In a few short years, working for production companies and as a freelance producer, Xaba was an established and respected producer with an enviable inventory of award-winning shows under her belt including ‘Club808’ and ‘Craze’ (both for e.tv). And she was ready for new challenges. It was time to get serious about the business of show business.
The courage to try other stuff
Early in her producing career, Xaba had completed a postgraduate diploma in business administration at Milpark Business School. “I had known then that if I wanted to be better at the business of television production, it would make more sense to go into business school.”
Naturally, an MBA had been added to her to-do list, but was postponed after the birth of her two children. By 2018, however, Xaba decided that her kids were old enough for the ambition to be taken out of storage. Serendipitously, Xaba told a client, a Henley graduate, that she was thinking of doing an MBA, and they immediately sold her on Henley Africa, telling her that it was a business school that “embraces creatives” and also that it was “family-friendly”.
That proved to be true. Even though she and a musician were the only ‘creatives’ in the class, the MBA allowed Xaba to weave the specifics of the often unconventional entertainment industry into broader business principles. But more than anything the MBA emboldened Xaba to answer some of the questions she’d been asking herself about her future, and to dip her toes into some fresh career waters.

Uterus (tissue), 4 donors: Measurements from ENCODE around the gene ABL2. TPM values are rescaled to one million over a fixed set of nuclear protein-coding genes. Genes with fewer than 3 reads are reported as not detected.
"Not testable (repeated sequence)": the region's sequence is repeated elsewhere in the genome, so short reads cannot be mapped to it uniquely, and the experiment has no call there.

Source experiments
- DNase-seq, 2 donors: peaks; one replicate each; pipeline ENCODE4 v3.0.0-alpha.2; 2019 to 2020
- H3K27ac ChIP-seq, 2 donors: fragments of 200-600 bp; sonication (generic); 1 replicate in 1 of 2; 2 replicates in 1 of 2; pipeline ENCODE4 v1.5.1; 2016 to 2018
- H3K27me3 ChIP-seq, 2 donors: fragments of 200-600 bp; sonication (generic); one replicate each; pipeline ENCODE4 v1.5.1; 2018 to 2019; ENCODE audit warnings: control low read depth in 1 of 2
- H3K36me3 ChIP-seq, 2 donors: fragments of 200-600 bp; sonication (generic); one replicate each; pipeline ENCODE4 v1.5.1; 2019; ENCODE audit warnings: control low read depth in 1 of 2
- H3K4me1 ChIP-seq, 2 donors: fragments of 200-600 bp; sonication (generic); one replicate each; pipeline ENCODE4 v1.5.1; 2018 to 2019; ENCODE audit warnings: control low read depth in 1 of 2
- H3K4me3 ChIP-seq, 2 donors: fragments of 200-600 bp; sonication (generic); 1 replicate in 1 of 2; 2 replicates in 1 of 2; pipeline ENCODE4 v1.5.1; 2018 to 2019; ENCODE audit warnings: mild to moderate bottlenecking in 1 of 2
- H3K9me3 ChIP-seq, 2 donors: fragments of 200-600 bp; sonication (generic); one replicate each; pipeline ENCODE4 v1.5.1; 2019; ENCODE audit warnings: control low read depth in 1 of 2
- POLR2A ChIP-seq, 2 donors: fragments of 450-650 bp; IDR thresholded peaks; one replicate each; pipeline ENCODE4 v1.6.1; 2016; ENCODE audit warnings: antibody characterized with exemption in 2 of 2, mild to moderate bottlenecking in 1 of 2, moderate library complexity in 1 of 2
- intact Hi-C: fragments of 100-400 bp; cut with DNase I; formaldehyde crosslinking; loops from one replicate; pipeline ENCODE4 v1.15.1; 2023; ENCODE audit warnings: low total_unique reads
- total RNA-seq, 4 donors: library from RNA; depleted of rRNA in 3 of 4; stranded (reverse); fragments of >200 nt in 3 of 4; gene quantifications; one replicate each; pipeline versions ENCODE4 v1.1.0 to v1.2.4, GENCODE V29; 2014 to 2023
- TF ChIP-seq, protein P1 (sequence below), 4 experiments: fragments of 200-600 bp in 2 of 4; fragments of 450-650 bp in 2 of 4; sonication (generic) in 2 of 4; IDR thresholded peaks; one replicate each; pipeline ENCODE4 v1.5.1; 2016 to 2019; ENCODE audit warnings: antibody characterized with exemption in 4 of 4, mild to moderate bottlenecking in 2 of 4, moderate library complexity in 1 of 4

A year after starting at Henley she took an extended sabbatical from the entertainment industry and started her own business, MyFutureWork, a company that specialises in building e-learning courses around custom-made multimedia content. Key offerings include a digital citizen workshop and instructional design internships.
“Henley gave me the courage to try other stuff,” Xaba says. “It got me to look outside of the entertainment industry.”
And those three letter behind her name – MBA – add a certain credibility when she walks into a pitch meeting, she notes.
Henley dean and director Jon Foster-Pedley says: “Henley Africa has unique scholarships for emerging leaders in the music and creative industries in South Africa. We want to support the growth of the arts and help create future leaders. The creative industries are critical for the future transformation of the South African economy into a modern and multidimensional economy. Melody was one of the first recipients of the scholarships and has shown through her actions why these scholarships have so much value and contribute so much to South Africa.”
Former colleagues did eventually lure Xaba back for the occasional producing gig, but MyFutureWork remains very important because technology is the future, she says. “I love entertainment and TV, but I’m also in a place where I’m building multiple revenue streams. TV is not my bread and butter anymore, and therefore I’m creating from a different place.”
And that MBA has prepared her for many more ventures, Xaba notes. “Its fullness is yet to come.”